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I love Bourbon barrel aged wines. There’s just something about a little whiskey in my wine that makes me giddy.  

Now, mind you there’s NO actual whiskey in bourbon barrel aged wines. But the flavors of whiskeys made long ago and the spirit burly Scottish highlanders running around in kilts who brought whiskey to the new world, make these wines special. Thank you sirs.

But there’s one thing I have to clarify…

…All Bourbon is whiskey but not all whiskey is Bourbon. There is a difference.  

Huh, Alexandra? Let me explain. 

What Makes Bourbon, Bourbon?

Whiskey or (whisky, in Scotland) is made from wheat, barley, rye, and corn and then aged in wooden barrels. Pretty simple right?

But for a whiskey to be born as a Bourbon, it must be made in America or ‘Merrica (however you prefer to say it), and it must be made of 51% corn. Not only that it also has to be stored in new charred oak barrels that have never been used. Finally, a Bourbon needs to be distilled to no more than 160 proof and barreled at 125.  

I’m not making this up ladies, this is actual bourbon law. Which came about in 1897 with the Bottle in Bond Act. Newly-made bourbon must be aged in bonded warehouses for no less than 4 years. Bourbon is a serious business especially in the Bible belt of the country where I happen to live. Serve someone bad bourbon and you’re banned for life.  

So back to bourbon barrel aged wines, the reason why these wines are enjoying a special interest is that by aging red wine in bourbon barrels it adds chewy rich vanilla, smokey oak, voluptuous caramel, and dark chocolate notes to rich jammy Zinfandel or structured Cabernet Sauvignon.  

A Barrel Meets a Bottle and They Walk Into A Bar

Aging wines in bourbon barrels seem to have started back in 2014 when well-known California winery Fetzer Vineyards first released its bourbon barrel-aged Zinfandel, known as 1000 Stories.

The resulting wine was bolder, richer, and more complex. Even though this was seen as a bit of gimmick, well here we are now aren’t we Carla. 

Remember the thing about bourbon barrels that they must be ONLY made of NEW charred American oak barrels.

Once the aged bourbon is made and dumped out of the barrel, it can no longer be used for bourbon production. It’s done. And is now sold to another producer to start a new life. Which initially eager beer brewers were snapping them up and later on winemakers started demanding them.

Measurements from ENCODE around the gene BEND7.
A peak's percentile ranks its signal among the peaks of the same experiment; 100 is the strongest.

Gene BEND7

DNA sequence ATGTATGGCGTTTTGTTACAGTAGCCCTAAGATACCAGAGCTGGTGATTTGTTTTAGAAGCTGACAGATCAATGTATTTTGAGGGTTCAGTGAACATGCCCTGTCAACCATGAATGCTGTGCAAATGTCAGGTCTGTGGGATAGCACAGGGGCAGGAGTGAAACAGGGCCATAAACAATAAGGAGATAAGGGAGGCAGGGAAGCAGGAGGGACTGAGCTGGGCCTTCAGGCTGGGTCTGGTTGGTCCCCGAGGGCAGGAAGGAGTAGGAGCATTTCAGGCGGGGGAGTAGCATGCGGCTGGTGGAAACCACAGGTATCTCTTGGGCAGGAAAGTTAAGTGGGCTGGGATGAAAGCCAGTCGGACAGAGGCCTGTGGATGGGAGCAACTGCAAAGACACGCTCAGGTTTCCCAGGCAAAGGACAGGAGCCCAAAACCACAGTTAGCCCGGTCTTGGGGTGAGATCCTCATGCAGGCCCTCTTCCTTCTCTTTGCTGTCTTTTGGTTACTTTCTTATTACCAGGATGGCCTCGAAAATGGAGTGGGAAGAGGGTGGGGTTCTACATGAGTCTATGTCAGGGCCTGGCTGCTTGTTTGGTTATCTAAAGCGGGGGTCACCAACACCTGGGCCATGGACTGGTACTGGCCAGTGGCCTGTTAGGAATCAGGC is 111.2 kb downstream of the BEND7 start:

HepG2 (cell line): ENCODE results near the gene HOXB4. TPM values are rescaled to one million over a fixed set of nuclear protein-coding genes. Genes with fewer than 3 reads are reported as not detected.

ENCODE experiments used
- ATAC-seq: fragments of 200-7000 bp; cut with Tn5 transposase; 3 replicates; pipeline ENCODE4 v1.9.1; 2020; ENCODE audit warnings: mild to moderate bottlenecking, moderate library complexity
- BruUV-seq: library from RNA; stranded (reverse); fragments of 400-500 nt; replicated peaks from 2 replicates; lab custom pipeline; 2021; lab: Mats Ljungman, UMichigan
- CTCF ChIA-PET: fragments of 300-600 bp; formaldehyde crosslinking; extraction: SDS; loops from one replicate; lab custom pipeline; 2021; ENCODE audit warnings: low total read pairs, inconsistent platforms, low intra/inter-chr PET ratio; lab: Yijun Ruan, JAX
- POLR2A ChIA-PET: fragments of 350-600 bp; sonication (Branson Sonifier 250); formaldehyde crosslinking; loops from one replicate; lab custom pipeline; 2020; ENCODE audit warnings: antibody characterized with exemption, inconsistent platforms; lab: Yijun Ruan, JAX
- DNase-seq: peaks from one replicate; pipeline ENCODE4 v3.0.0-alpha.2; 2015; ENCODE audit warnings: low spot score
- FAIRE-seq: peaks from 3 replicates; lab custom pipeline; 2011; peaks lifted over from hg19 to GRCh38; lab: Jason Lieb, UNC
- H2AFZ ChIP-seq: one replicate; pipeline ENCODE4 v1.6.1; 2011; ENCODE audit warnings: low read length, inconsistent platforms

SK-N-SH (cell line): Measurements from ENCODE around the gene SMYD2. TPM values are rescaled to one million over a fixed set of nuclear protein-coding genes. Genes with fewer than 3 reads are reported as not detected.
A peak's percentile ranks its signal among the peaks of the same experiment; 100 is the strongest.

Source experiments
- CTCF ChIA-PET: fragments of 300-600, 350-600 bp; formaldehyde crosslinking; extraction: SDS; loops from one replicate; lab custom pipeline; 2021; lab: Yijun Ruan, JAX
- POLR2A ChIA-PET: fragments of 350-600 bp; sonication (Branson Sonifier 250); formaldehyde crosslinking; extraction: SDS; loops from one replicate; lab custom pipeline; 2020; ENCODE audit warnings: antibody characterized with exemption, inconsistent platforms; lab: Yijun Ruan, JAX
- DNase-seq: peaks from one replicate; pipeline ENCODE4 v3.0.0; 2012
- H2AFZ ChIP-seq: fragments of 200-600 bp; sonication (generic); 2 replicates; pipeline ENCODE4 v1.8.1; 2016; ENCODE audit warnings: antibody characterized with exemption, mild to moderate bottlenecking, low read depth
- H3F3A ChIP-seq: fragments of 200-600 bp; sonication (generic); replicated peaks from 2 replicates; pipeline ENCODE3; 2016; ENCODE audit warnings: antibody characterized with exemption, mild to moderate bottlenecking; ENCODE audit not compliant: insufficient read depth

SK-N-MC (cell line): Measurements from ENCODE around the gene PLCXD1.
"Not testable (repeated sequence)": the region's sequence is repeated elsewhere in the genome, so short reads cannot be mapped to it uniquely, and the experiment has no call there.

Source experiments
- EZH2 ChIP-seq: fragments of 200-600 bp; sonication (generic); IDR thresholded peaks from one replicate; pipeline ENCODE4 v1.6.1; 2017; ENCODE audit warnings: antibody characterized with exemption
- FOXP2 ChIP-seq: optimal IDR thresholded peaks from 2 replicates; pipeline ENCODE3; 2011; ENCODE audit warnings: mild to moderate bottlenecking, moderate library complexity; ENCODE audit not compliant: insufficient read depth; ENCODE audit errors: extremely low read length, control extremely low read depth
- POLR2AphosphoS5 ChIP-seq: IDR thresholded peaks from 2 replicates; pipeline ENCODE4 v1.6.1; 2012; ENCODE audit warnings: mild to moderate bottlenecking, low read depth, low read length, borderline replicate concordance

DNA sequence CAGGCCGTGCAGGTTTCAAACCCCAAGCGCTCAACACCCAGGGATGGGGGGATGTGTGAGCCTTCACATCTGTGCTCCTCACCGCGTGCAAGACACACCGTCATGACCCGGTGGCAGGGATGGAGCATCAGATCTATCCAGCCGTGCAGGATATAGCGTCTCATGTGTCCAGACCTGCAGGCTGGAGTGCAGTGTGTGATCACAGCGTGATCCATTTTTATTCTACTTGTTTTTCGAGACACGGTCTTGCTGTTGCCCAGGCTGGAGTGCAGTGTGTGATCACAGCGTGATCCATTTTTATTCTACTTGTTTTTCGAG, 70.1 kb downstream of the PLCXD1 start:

Six years later and now we have entire wine brands like Cooper & ThiefExitus, Apothic Intense, Stave & Steel, and 1924 that have built entire brands around bourbon barrel aged wines. Even the granddaddy of winemakers Robert Mondavi has a good Barrel-Aged Cabernet Sauvignon.

Now if you’re getting your panties in a bunch and want to argue with me that these aren’t “real” red wines…you’re right. I won’t clap back, but here’s the thing Karen, not every wine is meant to be a traditional wine. 

These wines are intense, luscious, full-bodied, velvety, and deeply soul-satisfying as a treat.  

These wines make great gifts and a wonderful surprise bottle for your hostess with the mostess.

bourbon barrel aged wines

How to Drink Bourbon Barrel Aged Wines

The trick to drinking a Bourbon barrel aged wine is to allow it to unfurl and open up. Decant it for at least 30 minutes or up to an hour if you can wait.  

These are high alcohol wines – so if you’re planning on sitting and sipping you will get swizzled if you don’t nibble while you sip.

By giving it the chance to decant, this will open up the wine and let it flex its manly muscles. Then pour it back in the bottle. You’ve removed the heat from the bourbon notes and the wine opens up like a flower in the spring sun.

After a few minutes of rambling around my favorite wine shop, I found these two juicy Bourbon barrel aged wines plus an extra (because why not):

  1. 1000 Stories Bourbon Barrel-Aged Zinfandel – my absolute favorite. 15.5% Alcohol. Dark cherry jam, smooth tannins, cigar smoke, burnt caramel, vanilla bean, dark chocolate drippings, and a touch of clove. $16 a bottle.  1000 Stories brands itself as California’s Original Bourbon Barrel-Aged Wine.They also makes several types of bourbon barrel aged wines:  Carignan, Prospectors’ Proof Cabernet Sauvignon, Gold Rush Red a blend based on Cabernet Sauvignon, Syrah and Zinfandel (absolutely delightful), and even wait for it… a Chardonnay.  I know, I know…I’m going to have to try that.
  2. 1924 Double Black Limited Edition Cabernet Sauvignon 2018 – 15% Alcohol. (not a bourbon barrel aged wine but I couldn’t resist including it) this is like raspberry jam in dark chocolate torte with blackberries, caramelized brown sugar, and figs. Very enjoyable. It’s made in Lodi from Gnarly Head Vineyards. $14 a bottle
  3. 1924 Double Black Bourbon Barrel-Aged Cabernet Sauvignon 2017 – 15% Alcohol. Another Gnarly Head, Lodi, California creation. Delicious juicy black currants, whiffs of espresso, plums, baking spices, fig jam, caramel, lots of oak, with a touch of pepper. It’s 10lbs of fruit in a 750ml bottle. $13 a bottle.

These wines are perfect to enjoy with steak, lamb, waygu beef, cheeseburgers, duck, warmed spiced pecans, Parmesan, Manchego, or blue cheese. 

If you happen to enjoy a cigar these wines are perfect for sipping while puffing on a Maduro (says Mr. W&D).

Now go forth and grab a bourbon barrel aged wine or two. You can thank me later.

About the Author Alexandra Andersen

I founded Wine & Drama to make you laugh and help you learn all about wine, food, and living well. I love stinky cheese, my Nespresso machine, Loire Valley white wines, bold full-bodied reds, and championing ladies in winemaking.

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